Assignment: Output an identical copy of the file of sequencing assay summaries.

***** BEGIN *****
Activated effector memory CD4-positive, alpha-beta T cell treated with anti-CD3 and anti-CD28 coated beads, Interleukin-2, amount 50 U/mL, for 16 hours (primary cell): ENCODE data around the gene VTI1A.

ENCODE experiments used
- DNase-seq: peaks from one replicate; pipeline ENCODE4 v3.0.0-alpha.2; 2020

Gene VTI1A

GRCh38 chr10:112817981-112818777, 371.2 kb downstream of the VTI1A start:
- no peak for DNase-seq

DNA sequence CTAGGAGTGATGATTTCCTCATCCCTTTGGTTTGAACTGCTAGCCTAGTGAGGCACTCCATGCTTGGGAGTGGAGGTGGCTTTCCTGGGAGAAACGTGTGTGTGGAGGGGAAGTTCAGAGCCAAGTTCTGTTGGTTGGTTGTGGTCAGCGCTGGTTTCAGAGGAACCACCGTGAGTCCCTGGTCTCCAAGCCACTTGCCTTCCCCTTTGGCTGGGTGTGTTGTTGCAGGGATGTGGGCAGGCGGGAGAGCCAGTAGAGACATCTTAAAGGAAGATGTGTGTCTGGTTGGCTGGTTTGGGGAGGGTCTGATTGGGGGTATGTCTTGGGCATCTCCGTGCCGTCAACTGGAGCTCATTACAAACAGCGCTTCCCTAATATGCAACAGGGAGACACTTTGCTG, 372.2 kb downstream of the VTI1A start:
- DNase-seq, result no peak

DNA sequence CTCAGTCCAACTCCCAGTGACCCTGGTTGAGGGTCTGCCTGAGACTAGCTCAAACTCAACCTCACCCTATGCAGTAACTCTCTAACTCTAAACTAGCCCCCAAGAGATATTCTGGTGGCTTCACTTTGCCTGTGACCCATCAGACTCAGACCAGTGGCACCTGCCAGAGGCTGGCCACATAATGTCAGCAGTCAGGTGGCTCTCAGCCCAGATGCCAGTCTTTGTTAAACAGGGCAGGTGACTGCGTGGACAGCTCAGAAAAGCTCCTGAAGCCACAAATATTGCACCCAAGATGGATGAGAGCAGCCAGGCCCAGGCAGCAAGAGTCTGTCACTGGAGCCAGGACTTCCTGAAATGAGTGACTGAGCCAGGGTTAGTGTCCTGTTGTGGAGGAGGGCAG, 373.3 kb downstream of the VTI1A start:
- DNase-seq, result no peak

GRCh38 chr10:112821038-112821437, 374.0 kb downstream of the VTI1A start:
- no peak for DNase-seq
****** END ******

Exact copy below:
Activated effector memory CD4-positive, alpha-beta T cell treated with anti-CD3 and anti-CD28 coated beads, Interleukin-2, amount 50 U/mL, for 16 hours (primary cell): ENCODE data around the gene VTI1A.

ENCODE experiments used
- DNase-seq: peaks from one replicate; pipeline ENCODE4 v3.0.0-alpha.2; 2020

Gene VTI1A

GRCh38 chr10:112817981-112818777, 371.2 kb downstream of the VTI1A start:
- no peak for DNase-seq

DNA sequence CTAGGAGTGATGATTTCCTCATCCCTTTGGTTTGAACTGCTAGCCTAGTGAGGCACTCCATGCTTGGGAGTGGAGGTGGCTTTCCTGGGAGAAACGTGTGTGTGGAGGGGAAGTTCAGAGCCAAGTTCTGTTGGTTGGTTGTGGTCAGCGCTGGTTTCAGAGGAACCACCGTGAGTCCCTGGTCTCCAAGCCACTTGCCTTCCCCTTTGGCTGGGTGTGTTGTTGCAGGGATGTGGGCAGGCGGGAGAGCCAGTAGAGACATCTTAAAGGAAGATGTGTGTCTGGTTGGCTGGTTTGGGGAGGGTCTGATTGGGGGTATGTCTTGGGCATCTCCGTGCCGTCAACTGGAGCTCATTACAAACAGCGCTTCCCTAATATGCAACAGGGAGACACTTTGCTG, 372.2 kb downstream of the VTI1A start:
- DNase-seq, result no peak

DNA sequence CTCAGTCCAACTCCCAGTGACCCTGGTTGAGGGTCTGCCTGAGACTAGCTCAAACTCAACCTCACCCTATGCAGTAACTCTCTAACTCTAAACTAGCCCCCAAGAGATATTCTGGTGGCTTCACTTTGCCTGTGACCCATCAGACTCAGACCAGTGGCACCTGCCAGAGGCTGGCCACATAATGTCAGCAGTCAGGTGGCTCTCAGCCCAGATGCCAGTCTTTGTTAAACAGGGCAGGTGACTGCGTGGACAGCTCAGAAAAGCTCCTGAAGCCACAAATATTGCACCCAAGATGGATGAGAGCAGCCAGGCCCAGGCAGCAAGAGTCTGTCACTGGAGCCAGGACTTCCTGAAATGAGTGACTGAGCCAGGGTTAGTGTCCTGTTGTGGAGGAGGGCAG, 373.3 kb downstream of the VTI1A start:
- DNase-seq, result no peak

GRCh38 chr10:112821038-112821437, 374.0 kb downstream of the VTI1A start:
- no peak for DNase-seq